Taken overall, The Crooked Letter explores some interesting territory. Myths and the religions associated with them have filled in the blanks of humanity’s uncertainties. When you don’t understand the physics of thunder and lightning, it’s not unreasonable to posit one or more supernatural beings who are using them as weapons in some distant battle. When so many die, it’s not unnatural for the survivors to think of a Flood that sweeps all life away and leaves only a few who are saved because they believed strongly enough in what a God told them. When a world is incomprehensible and apparently able to destroy all life, it’s always comforting to believe you can be saved the next time if only you believe. But, as time passes and the memory of events grows blurred, the nature of future threats becomes more vague. So, when a new Cataclysm threatens, the few must have sufficient objectivity to be able to stand back from events and make the right decisions. Failure will leave a deterministic universe to eat them up. Success means that the powers we might associate with godhood flow from free will and the strength to believe in a kind of utilitarianism. That the choices of the few will be most divine when they benefit the greatest number of people. Looking back on the book, I think it’s way too long but it was an interesting ride to the end.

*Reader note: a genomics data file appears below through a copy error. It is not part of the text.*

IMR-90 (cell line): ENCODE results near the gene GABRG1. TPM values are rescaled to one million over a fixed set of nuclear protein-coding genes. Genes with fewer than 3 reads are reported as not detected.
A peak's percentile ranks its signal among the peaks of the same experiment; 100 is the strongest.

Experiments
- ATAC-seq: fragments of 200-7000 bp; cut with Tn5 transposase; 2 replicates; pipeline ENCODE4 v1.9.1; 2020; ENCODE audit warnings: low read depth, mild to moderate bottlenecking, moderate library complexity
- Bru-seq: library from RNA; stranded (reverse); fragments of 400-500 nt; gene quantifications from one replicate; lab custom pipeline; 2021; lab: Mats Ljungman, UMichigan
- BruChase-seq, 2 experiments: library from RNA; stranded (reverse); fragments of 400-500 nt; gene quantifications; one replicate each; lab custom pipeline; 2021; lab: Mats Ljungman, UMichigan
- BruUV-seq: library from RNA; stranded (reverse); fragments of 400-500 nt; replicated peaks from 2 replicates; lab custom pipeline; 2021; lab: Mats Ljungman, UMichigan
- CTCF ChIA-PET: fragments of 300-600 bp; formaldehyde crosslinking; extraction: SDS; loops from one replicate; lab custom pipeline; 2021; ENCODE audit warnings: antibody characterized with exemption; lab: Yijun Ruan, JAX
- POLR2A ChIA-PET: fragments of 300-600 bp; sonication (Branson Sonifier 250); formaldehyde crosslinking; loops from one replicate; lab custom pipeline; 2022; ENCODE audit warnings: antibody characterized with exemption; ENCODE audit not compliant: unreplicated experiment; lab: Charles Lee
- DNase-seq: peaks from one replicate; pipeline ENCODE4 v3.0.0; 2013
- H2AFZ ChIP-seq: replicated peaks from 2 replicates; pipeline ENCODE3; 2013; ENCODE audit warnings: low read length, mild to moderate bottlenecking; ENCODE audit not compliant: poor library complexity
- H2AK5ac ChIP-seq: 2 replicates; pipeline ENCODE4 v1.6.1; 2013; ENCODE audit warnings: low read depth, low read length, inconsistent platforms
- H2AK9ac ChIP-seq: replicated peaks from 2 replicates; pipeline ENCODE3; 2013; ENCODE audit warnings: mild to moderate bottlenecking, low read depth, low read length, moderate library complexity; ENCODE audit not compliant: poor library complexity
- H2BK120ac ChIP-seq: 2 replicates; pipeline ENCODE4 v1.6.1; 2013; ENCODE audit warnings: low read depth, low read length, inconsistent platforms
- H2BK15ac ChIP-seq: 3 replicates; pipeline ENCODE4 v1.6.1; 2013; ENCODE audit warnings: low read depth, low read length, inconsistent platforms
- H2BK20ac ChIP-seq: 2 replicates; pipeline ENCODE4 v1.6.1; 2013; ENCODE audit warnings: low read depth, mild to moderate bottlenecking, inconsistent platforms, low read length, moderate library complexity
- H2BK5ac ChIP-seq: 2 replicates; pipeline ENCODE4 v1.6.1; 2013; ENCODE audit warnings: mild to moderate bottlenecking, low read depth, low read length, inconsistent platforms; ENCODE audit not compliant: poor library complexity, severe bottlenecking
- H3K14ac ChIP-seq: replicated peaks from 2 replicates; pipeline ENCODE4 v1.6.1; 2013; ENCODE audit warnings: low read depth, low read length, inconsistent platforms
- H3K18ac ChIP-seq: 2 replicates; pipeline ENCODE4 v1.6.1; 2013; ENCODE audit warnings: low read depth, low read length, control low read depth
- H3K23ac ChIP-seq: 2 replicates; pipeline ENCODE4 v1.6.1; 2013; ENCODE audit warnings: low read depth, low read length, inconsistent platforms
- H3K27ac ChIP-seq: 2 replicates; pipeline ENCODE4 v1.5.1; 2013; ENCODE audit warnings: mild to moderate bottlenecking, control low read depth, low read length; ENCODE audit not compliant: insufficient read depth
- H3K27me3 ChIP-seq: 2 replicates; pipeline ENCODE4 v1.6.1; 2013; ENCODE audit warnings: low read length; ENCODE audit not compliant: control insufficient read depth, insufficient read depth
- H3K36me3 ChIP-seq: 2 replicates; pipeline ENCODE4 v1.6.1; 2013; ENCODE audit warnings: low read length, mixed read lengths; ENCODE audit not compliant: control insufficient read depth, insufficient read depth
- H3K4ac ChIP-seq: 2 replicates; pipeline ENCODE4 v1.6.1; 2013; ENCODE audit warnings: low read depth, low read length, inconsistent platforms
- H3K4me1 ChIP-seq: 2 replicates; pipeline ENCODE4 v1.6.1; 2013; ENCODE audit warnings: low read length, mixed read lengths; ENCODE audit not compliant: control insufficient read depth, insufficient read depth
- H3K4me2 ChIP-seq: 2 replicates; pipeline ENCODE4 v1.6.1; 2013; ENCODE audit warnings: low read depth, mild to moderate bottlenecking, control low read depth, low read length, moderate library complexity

For a review of the final book in the series, see The Devoured Earth.

A copy of this book was sent to me for review.